There is all the difference in the world between treating people equally and attempting to make them equal.
The credit which the apparent conformity with recognized scientific standards can gain for seemingly simple but false theories may, as the present instance shows, have grave consequences.
Cricket is the greatest game that the wit of man has yet devised.- Sir Pelham Warner
Advertising is selling Twinkies to adults.- Donald R. Vance
The struggle of the male to learn to listen to and respect his own intuitive, inner prompt...- Herb Goldberg
Each generation of the church in each setting has the responsibility of communicating the ...- Francis Schaeffer
Each had defended his own country; the Germans Germany, the Frenchmen France; they had don...- Ernst Toller
Comments on: "Friedrich August von Hayek Quotes: The credit which the apparent conformity with recognized scientific standards can gain for..."
[There is] a delusion that macro-economics is both viable and useful (a delusion encouraged by its extensive use of mathematics, which must always impress politicians lacking any mathematical education, and which is really the nearest thing to the practice of magic that occurs among professional economists).
We are only beginning to understand on how subtle a communication system the functioning of an advanced industrial society is based—a communications system which we call the market and which turns out to be a more efficient mechanism for digesting dispersed information than any that man has deliberately designed.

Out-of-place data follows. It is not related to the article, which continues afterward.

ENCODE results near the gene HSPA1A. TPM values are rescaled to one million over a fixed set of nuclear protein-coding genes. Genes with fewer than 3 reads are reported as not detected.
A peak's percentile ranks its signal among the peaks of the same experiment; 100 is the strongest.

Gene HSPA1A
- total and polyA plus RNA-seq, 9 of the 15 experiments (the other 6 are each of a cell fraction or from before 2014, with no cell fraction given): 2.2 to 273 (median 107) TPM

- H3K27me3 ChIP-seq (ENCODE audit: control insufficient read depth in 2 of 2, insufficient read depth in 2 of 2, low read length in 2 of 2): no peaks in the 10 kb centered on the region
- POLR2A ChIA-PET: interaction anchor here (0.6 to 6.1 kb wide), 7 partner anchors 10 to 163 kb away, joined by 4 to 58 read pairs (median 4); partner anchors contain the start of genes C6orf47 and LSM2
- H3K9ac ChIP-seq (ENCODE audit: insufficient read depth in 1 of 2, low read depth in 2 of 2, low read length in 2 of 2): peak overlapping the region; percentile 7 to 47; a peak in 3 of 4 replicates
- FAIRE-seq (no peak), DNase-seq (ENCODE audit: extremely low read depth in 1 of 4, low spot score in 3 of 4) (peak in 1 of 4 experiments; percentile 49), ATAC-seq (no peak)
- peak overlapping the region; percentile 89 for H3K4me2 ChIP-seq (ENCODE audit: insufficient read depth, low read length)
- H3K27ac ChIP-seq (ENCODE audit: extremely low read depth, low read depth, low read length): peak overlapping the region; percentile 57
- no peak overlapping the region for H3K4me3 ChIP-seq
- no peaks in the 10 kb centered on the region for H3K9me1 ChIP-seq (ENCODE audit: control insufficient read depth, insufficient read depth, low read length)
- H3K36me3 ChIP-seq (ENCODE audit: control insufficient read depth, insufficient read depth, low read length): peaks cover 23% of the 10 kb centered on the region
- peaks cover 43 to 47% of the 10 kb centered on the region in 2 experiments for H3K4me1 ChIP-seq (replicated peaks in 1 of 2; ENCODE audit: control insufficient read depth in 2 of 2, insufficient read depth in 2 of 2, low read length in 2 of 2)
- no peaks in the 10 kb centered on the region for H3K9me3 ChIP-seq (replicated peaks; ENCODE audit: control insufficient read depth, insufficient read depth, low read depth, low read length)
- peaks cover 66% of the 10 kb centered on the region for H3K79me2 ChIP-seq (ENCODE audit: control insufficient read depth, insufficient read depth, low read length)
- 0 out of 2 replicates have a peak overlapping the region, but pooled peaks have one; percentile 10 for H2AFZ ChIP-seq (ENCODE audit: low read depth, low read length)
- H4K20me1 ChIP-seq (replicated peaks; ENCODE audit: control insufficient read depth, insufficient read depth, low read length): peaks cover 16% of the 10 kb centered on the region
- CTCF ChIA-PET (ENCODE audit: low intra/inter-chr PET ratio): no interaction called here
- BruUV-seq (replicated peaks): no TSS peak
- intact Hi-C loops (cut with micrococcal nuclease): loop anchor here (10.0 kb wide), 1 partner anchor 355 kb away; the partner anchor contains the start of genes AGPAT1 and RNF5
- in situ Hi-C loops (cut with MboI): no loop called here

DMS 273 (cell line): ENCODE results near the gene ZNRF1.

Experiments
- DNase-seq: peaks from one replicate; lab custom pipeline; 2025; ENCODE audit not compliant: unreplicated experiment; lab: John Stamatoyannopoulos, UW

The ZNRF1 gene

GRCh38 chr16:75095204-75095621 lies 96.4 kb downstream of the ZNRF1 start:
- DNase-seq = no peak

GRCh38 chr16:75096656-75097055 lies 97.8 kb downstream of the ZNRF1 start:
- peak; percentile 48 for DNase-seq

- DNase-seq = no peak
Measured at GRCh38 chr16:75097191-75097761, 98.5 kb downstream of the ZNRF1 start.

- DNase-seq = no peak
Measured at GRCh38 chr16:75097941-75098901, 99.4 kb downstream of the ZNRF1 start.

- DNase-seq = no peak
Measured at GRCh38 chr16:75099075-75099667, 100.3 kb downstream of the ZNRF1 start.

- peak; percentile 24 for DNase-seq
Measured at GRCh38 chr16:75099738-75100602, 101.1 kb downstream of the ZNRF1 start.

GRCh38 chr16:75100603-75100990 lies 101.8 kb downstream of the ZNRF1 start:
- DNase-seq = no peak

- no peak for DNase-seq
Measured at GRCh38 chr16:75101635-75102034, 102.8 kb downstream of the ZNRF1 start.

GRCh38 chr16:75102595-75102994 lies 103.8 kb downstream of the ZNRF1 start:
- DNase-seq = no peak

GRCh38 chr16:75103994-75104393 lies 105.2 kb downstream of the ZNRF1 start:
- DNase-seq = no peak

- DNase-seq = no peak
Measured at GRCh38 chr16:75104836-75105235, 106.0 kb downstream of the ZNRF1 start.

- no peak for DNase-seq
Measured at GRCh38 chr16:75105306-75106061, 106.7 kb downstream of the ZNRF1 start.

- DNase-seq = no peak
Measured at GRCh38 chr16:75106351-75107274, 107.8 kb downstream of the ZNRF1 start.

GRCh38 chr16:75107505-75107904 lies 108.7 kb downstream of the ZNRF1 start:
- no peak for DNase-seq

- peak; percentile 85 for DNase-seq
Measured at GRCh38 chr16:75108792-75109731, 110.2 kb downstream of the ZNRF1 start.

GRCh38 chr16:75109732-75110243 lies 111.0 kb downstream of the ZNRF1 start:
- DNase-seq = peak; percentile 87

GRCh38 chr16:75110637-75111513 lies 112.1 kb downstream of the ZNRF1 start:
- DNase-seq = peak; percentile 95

|Birth:||8th May, 1899|
|Death:||23rd March, 1992|
Friedrich August von Hayek was born in Vienna, Cisleithania, Austria-Hungary. He was an Austrian-born British economist and philosopher best known for his defense of classical liberalism. He shared the 1974 Nobel Memorial Prize in Economic Sciences with Gunnar Myrdal for his "pioneering work in the theory of money and economic fluctuations and ... penetrating analysis of the interdependence of economic, social and institutional phenomena." He earned doctorates in law and political science from University of Vienna in 1921 and 1923. He spent most of his academic life at the London School of Economics, the University of Chicago, and the University of Freiburg. He wrote several books include: The Road to Serfdom, The Constitution of Liberty, Law, Legislation and Liberty, The Fatal Conceit, and Individualism and Economic Order. He received the US Presidential Medal of Freedom in 1991 from President George H. W. Bush.
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